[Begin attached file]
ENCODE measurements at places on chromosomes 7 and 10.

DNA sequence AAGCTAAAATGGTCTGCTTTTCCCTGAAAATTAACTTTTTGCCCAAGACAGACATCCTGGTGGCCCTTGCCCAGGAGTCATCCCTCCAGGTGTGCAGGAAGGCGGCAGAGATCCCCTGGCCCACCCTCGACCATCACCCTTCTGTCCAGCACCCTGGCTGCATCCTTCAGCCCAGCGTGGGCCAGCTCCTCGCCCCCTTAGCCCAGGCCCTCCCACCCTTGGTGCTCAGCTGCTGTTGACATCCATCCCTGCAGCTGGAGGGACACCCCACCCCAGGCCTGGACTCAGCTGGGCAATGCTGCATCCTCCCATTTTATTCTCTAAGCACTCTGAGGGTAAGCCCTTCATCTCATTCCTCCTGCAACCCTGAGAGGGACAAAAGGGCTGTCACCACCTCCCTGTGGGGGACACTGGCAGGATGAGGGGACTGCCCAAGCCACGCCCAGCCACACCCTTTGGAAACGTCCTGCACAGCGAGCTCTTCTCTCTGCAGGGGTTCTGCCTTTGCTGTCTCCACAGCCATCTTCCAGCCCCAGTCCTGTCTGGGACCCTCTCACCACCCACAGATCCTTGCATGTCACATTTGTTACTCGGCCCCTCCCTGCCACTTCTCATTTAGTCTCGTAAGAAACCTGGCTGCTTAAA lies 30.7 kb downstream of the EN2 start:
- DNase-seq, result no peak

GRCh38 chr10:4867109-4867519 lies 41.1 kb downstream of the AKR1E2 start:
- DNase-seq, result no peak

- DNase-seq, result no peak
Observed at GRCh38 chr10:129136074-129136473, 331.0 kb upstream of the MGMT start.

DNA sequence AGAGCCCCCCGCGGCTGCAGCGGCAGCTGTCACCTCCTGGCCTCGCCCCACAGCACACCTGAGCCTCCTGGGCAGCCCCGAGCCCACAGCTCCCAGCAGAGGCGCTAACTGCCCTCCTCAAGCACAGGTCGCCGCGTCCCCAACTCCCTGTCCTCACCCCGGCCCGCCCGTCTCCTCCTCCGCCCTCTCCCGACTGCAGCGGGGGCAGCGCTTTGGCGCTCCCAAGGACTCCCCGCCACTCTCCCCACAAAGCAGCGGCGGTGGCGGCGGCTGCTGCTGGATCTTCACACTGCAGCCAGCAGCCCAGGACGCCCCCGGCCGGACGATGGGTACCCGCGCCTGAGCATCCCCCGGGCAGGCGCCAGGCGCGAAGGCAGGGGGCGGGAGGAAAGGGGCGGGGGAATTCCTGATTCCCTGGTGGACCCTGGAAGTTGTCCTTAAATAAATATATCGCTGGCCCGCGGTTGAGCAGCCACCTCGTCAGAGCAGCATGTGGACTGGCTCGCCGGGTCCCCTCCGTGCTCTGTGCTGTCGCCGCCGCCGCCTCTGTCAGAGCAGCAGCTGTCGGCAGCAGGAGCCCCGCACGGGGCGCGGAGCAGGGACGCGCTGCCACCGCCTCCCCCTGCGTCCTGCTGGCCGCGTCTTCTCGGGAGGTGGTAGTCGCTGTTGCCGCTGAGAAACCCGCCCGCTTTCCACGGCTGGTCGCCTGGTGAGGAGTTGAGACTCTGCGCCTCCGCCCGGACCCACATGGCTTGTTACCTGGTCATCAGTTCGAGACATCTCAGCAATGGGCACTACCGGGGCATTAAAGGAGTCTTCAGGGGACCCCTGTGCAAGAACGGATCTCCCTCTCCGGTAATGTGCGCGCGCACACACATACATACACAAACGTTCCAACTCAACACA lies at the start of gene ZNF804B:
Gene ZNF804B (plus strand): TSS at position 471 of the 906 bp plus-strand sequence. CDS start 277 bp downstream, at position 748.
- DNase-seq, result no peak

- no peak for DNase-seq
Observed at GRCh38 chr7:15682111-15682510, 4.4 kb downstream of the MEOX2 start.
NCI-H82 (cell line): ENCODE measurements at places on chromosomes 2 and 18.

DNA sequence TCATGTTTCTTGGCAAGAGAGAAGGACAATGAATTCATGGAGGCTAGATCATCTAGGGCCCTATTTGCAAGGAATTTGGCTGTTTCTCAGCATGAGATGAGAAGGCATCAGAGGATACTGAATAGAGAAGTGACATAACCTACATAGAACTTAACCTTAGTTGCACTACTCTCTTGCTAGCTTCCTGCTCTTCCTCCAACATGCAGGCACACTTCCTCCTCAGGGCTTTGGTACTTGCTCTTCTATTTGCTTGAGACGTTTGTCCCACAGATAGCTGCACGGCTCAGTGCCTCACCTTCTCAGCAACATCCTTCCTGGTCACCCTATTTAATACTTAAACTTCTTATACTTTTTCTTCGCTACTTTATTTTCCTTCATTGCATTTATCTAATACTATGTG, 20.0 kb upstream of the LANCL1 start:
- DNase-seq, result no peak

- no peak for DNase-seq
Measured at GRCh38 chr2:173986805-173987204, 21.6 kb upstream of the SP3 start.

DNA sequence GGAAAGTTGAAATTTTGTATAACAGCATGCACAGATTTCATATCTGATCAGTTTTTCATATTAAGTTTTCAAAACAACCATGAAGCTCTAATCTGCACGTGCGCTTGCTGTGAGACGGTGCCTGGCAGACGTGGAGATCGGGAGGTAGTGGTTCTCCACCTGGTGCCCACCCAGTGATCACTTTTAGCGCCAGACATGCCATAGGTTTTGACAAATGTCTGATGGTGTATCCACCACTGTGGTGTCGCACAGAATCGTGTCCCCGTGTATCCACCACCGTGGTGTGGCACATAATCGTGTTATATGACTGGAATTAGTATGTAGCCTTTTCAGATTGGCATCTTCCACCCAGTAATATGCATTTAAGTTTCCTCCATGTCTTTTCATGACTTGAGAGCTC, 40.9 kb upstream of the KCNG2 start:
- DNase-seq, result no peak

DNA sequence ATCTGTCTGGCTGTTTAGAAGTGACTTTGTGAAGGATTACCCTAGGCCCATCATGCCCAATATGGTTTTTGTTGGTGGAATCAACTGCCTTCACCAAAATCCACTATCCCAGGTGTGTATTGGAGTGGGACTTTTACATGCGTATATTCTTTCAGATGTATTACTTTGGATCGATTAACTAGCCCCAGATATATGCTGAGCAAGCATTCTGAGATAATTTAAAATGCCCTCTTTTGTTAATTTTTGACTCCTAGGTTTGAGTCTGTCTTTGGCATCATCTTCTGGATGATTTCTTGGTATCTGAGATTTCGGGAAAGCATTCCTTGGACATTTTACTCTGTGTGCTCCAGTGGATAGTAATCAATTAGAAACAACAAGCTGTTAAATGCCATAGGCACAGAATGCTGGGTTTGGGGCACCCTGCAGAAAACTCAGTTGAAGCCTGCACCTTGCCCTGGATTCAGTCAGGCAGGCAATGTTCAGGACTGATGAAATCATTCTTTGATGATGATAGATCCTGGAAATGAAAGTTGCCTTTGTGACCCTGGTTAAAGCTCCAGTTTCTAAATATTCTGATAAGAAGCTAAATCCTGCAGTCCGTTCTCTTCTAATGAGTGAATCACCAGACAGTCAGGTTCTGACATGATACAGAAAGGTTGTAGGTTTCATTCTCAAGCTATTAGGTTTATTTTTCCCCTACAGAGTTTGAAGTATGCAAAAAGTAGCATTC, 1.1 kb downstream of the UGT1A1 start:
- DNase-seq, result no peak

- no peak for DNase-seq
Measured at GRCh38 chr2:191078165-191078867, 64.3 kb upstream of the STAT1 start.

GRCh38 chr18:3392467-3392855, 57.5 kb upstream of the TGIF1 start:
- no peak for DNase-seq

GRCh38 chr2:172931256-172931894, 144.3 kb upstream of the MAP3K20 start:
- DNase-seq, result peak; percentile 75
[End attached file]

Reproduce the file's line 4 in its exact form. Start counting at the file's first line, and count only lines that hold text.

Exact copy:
GRCh38 chr10:4867109-4867519 lies 41.1 kb downstream of the AKR1E2 start: